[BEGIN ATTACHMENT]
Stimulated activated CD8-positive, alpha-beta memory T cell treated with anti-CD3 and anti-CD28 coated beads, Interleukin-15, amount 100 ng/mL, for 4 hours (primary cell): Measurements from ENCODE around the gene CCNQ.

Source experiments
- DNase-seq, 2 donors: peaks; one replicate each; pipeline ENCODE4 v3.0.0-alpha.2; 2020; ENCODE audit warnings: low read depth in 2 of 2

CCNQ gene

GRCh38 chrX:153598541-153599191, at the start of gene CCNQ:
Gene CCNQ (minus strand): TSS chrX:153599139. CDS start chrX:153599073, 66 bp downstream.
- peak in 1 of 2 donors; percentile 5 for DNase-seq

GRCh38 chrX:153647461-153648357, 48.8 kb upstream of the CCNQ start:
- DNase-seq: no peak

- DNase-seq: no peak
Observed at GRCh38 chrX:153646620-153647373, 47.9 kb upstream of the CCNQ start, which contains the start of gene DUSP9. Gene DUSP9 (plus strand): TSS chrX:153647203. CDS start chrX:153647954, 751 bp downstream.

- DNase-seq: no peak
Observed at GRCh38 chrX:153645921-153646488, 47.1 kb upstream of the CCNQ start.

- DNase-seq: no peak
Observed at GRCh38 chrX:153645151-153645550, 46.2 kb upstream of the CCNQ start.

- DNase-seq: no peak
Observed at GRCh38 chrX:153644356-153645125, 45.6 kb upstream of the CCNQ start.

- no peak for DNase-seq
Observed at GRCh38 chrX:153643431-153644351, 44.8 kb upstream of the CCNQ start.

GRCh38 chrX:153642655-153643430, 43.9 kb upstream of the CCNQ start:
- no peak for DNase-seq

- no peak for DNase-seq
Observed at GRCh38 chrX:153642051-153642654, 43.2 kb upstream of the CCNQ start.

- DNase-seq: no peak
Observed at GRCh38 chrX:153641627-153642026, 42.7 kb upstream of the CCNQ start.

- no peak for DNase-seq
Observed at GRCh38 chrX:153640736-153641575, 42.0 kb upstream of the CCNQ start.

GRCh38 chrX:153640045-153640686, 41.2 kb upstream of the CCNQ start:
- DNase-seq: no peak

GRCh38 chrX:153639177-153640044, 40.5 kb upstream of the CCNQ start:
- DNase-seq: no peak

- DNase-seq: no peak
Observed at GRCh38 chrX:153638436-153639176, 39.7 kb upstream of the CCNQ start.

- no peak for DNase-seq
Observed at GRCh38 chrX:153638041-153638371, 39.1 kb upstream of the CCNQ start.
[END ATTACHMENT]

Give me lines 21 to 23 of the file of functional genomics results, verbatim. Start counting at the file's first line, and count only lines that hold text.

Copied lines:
- no peak for DNase-seq

- no peak for DNase-seq
Observed at GRCh38 chrX:153642051-153642654, 43.2 kb upstream of the CCNQ start.